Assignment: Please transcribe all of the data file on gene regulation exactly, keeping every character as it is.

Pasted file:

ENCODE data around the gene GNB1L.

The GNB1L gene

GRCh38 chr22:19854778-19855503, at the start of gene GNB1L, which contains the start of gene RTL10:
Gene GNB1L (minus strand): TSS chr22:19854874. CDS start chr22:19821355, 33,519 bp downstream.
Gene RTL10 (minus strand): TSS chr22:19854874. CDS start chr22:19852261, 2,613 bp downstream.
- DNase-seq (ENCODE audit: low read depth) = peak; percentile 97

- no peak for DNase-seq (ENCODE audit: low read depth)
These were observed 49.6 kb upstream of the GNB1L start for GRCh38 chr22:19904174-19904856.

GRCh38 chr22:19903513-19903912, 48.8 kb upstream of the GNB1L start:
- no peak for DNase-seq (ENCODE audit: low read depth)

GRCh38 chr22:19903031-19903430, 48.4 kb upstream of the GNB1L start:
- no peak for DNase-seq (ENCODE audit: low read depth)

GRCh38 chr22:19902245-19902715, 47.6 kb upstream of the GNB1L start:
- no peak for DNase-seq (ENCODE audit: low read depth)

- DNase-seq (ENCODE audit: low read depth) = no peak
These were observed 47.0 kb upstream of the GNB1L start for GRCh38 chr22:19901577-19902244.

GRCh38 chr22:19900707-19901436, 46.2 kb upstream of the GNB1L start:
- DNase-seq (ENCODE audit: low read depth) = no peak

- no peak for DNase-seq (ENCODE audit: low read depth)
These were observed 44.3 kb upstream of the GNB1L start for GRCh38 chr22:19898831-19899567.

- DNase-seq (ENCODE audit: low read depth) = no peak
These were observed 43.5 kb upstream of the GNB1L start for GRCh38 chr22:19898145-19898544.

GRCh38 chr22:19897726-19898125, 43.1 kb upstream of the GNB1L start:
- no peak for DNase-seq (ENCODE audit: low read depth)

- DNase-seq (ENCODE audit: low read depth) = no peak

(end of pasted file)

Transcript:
ENCODE data around the gene GNB1L.

The GNB1L gene

GRCh38 chr22:19854778-19855503, at the start of gene GNB1L, which contains the start of gene RTL10:
Gene GNB1L (minus strand): TSS chr22:19854874. CDS start chr22:19821355, 33,519 bp downstream.
Gene RTL10 (minus strand): TSS chr22:19854874. CDS start chr22:19852261, 2,613 bp downstream.
- DNase-seq (ENCODE audit: low read depth) = peak; percentile 97

- no peak for DNase-seq (ENCODE audit: low read depth)
These were observed 49.6 kb upstream of the GNB1L start for GRCh38 chr22:19904174-19904856.

GRCh38 chr22:19903513-19903912, 48.8 kb upstream of the GNB1L start:
- no peak for DNase-seq (ENCODE audit: low read depth)

GRCh38 chr22:19903031-19903430, 48.4 kb upstream of the GNB1L start:
- no peak for DNase-seq (ENCODE audit: low read depth)

GRCh38 chr22:19902245-19902715, 47.6 kb upstream of the GNB1L start:
- no peak for DNase-seq (ENCODE audit: low read depth)

- DNase-seq (ENCODE audit: low read depth) = no peak
These were observed 47.0 kb upstream of the GNB1L start for GRCh38 chr22:19901577-19902244.

GRCh38 chr22:19900707-19901436, 46.2 kb upstream of the GNB1L start:
- DNase-seq (ENCODE audit: low read depth) = no peak

- no peak for DNase-seq (ENCODE audit: low read depth)
These were observed 44.3 kb upstream of the GNB1L start for GRCh38 chr22:19898831-19899567.

- DNase-seq (ENCODE audit: low read depth) = no peak
These were observed 43.5 kb upstream of the GNB1L start for GRCh38 chr22:19898145-19898544.

GRCh38 chr22:19897726-19898125, 43.1 kb upstream of the GNB1L start:
- no peak for DNase-seq (ENCODE audit: low read depth)

- DNase-seq (ENCODE audit: low read depth) = no peak